Volume 11 (2013)
Volume 10 (2012)
Volume 9 (2011)
Volume 8 (2010)
Volume 4 (2006)
Volume 1 (2003)
Most Downloaded Articles
- The Cooperative Yardstick Revisited: Panel Evidence from the European Dairy Sectors by Hanisch, Markus/ Rommel, Jens and Müller, Malte
- Cartels and Rent Sharing at the Farmer–Trader Interface: Evidence from Ghana’s Tomato Sector by Ngeleza, Guyslain K. and Robinson, Elizabeth J.Z.
- Buyer Power in U.K. Food Retailing: A 'First-Pass' Test by Lloyd, Tim/ McCorriston, Steve/ Morgan, Wyn/ Rayner, Anthony and Weldegebriel, Habtu
- U.S. Brewing Industry Profitability: A Simultaneous Determination of Structure, Conduct, and Performance by Bhuyan, Sanjib and McCafferty, Michael
- The Pro-Competitive Effect of Coffee Cooperatives in Chiapas, Mexico by Milford, Anna B.
Buyer Power and Vertically Differentiated Retailers
1University of Massachusetts - Amherst
2University of Massachusetts - Amherst
3National Chengchi University, Taiwan
Citation Information: Journal of Agricultural & Food Industrial Organization. Volume 10, Issue 1, ISSN (Online) 1542-0485, DOI: 10.1515/1542-0485.1338, July 2012
- Published Online:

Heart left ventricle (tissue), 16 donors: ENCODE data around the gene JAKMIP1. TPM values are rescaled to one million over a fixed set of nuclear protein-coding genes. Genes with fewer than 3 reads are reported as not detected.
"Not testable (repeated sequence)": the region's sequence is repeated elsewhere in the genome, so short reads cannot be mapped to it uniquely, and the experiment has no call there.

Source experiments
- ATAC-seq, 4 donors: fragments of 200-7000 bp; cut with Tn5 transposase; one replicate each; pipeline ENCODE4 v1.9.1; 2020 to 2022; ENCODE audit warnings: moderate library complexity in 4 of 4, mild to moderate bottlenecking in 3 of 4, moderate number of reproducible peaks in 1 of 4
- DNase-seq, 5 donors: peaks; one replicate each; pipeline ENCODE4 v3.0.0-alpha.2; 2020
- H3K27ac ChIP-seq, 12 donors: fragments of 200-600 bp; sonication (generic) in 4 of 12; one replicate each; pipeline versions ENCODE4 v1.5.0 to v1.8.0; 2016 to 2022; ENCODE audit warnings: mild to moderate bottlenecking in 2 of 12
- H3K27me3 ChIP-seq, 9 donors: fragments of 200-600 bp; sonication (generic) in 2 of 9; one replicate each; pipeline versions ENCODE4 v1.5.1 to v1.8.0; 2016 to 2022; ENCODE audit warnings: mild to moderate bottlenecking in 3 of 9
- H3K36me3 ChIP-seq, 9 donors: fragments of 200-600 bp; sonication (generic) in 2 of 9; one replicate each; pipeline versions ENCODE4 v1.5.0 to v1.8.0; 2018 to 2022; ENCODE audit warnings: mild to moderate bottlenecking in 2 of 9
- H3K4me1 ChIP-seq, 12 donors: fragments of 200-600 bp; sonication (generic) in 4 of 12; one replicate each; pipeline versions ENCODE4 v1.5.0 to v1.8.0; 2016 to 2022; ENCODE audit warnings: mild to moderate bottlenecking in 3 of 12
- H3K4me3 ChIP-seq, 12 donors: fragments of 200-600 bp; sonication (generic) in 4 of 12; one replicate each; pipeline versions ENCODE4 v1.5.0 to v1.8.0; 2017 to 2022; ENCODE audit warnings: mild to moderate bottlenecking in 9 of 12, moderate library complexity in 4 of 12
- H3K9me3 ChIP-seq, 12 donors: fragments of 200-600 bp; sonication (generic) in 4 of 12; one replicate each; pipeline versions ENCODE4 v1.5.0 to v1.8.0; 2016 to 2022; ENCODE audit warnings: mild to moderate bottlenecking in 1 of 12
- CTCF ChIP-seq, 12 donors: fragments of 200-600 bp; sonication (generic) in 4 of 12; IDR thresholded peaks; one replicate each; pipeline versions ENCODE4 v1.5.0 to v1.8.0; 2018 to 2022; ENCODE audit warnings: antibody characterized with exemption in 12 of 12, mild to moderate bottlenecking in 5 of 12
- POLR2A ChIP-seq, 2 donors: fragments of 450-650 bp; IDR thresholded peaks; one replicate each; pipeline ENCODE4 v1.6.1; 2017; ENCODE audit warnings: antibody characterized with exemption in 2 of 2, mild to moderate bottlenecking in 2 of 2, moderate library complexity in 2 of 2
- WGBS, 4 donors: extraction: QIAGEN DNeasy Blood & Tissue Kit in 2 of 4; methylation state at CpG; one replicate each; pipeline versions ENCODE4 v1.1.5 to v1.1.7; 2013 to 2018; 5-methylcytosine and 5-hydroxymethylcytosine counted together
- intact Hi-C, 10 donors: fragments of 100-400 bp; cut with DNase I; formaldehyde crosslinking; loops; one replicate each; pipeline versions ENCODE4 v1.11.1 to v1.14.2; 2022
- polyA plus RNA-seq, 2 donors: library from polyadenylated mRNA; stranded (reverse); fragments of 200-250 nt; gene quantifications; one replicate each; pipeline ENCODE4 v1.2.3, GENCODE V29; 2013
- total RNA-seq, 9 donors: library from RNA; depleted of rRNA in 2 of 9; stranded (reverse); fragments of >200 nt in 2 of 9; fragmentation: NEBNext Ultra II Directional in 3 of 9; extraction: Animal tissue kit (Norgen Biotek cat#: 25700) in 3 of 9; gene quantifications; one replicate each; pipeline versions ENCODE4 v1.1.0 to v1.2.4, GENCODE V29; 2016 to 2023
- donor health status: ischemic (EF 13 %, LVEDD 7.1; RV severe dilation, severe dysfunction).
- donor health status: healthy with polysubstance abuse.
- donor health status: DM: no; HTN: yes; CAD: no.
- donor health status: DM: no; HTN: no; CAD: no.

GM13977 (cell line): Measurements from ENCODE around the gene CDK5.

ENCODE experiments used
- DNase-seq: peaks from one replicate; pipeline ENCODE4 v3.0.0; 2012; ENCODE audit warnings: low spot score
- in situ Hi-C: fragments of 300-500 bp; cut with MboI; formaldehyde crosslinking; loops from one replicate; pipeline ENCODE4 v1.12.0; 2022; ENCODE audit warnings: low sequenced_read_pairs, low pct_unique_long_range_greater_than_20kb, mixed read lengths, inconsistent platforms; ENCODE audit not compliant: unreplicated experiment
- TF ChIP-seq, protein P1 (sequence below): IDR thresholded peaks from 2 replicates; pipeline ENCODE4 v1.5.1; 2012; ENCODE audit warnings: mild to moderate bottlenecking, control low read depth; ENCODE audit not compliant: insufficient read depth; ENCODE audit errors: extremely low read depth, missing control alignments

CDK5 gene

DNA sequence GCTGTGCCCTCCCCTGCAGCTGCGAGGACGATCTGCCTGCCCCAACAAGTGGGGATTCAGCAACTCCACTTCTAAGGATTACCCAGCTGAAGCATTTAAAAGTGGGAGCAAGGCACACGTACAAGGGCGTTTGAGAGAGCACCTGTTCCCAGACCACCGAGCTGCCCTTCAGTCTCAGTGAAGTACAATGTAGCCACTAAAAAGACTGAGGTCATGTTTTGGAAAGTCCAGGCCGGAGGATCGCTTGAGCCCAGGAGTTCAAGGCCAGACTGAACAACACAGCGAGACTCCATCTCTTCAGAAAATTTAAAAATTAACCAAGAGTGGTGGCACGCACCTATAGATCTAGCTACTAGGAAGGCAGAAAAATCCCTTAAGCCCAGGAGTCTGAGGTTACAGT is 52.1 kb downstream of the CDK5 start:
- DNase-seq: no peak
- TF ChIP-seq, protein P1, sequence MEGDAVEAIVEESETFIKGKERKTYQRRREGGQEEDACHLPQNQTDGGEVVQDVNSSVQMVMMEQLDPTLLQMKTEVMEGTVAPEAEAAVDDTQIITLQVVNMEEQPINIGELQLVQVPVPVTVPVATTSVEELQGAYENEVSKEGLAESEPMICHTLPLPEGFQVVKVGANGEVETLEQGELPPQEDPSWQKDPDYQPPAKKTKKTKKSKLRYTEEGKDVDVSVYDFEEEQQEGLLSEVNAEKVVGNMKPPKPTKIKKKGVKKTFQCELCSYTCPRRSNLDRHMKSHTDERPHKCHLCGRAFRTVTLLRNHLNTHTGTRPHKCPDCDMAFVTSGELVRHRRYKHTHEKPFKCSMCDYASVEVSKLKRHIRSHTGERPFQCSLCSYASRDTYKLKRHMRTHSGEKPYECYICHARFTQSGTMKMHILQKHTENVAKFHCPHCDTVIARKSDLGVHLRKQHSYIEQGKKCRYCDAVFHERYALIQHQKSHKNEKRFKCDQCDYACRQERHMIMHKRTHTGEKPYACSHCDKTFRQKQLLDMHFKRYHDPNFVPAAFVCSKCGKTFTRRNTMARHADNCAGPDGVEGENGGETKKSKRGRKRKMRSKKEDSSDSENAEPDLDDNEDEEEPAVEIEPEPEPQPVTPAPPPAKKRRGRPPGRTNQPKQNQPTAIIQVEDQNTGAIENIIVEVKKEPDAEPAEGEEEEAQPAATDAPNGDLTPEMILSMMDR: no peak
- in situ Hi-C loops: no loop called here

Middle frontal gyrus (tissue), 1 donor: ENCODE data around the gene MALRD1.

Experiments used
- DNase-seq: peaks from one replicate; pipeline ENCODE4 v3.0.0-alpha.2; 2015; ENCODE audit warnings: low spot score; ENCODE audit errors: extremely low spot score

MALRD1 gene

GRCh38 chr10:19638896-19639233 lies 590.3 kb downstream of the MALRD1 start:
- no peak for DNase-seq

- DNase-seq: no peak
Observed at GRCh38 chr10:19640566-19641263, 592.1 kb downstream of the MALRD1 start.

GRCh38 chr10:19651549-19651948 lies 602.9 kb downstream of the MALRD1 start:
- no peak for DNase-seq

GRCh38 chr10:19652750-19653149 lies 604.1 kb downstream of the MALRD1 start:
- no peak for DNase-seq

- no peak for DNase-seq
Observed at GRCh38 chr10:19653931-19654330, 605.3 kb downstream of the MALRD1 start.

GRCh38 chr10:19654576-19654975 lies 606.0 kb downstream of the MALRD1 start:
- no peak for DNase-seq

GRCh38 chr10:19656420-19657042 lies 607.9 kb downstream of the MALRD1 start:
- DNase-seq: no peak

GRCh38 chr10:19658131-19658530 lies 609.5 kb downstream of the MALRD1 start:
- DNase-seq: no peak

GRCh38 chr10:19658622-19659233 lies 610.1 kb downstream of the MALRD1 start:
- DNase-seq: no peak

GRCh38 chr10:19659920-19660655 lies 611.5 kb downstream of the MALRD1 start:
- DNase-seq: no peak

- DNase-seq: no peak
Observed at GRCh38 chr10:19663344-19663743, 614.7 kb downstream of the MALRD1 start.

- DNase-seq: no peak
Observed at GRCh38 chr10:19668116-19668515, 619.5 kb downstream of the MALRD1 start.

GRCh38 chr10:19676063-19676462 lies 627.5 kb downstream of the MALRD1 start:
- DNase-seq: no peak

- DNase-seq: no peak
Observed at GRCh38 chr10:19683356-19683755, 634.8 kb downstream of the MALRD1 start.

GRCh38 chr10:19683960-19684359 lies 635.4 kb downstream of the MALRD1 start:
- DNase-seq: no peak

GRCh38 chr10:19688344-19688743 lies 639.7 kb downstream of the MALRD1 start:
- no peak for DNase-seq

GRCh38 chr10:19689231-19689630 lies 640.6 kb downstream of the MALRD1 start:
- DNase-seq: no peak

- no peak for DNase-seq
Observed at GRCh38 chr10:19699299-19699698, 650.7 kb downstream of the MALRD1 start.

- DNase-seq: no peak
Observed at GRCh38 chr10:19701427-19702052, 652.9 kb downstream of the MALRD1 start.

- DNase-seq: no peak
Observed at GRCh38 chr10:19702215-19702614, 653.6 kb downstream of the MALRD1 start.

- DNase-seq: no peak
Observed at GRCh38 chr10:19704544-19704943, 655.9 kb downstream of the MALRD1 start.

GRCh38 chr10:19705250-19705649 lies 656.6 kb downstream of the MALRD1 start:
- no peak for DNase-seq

We consider a model of vertical competition where retailers purchase an upstream input from a monopolist and are able to differentiate from each other in terms of quality. Our primary focus is to study the price, quality and welfare effects of introducing a large retailer, such as Costco or a Wal-Mart Supercenter, which is able to obtain lower wholesale prices (i.e., countervailing buyer power). We obtain two main results. First, the store with no buyer power (a “traditional retailer”) responds to the presence of the large retailer by increasing its quality, a finding that is consistent with recent efforts by traditional retailers to enhance consumers’ shopping experience. Second, the presence of a large retailer causes consumer welfare to increase through two different channels: a) the upstream discount obtained by the large retailer is partially passed on to the retail price, and b) a greater quality offered by the traditional retailer. Contrary to conventional wisdom, at low levels of countervailing power, most of the consumer welfare gains accrue to consumers with the highest willingness to pay for quality, due to the latter channel.